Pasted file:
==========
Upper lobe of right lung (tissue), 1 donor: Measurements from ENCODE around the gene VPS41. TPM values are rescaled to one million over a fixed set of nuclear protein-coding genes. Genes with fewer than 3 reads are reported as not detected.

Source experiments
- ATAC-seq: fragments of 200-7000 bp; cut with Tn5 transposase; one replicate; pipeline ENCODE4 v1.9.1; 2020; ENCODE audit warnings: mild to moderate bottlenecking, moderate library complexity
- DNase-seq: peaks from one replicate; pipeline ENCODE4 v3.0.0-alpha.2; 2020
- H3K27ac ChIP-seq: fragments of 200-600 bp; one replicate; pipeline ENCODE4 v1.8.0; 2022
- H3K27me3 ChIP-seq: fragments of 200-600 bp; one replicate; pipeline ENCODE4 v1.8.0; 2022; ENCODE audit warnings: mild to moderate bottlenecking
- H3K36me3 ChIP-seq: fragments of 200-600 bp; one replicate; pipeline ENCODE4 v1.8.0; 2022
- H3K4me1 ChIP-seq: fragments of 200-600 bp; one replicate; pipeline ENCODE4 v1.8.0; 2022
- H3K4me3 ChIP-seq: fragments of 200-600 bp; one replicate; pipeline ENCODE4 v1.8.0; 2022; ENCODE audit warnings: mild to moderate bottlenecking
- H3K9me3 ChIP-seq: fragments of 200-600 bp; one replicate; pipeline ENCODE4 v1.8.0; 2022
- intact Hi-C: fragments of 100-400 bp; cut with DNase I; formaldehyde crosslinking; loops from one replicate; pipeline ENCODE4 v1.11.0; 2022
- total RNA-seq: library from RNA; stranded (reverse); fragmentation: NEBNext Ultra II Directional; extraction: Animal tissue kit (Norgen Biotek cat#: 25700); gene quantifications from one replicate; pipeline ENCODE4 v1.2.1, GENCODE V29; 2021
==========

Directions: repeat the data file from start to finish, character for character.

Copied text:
Upper lobe of right lung (tissue), 1 donor: Measurements from ENCODE around the gene VPS41. TPM values are rescaled to one million over a fixed set of nuclear protein-coding genes. Genes with fewer than 3 reads are reported as not detected.

Source experiments
- ATAC-seq: fragments of 200-7000 bp; cut with Tn5 transposase; one replicate; pipeline ENCODE4 v1.9.1; 2020; ENCODE audit warnings: mild to moderate bottlenecking, moderate library complexity
- DNase-seq: peaks from one replicate; pipeline ENCODE4 v3.0.0-alpha.2; 2020
- H3K27ac ChIP-seq: fragments of 200-600 bp; one replicate; pipeline ENCODE4 v1.8.0; 2022
- H3K27me3 ChIP-seq: fragments of 200-600 bp; one replicate; pipeline ENCODE4 v1.8.0; 2022; ENCODE audit warnings: mild to moderate bottlenecking
- H3K36me3 ChIP-seq: fragments of 200-600 bp; one replicate; pipeline ENCODE4 v1.8.0; 2022
- H3K4me1 ChIP-seq: fragments of 200-600 bp; one replicate; pipeline ENCODE4 v1.8.0; 2022
- H3K4me3 ChIP-seq: fragments of 200-600 bp; one replicate; pipeline ENCODE4 v1.8.0; 2022; ENCODE audit warnings: mild to moderate bottlenecking
- H3K9me3 ChIP-seq: fragments of 200-600 bp; one replicate; pipeline ENCODE4 v1.8.0; 2022
- intact Hi-C: fragments of 100-400 bp; cut with DNase I; formaldehyde crosslinking; loops from one replicate; pipeline ENCODE4 v1.11.0; 2022
- total RNA-seq: library from RNA; stranded (reverse); fragmentation: NEBNext Ultra II Directional; extraction: Animal tissue kit (Norgen Biotek cat#: 25700); gene quantifications from one replicate; pipeline ENCODE4 v1.2.1, GENCODE V29; 2021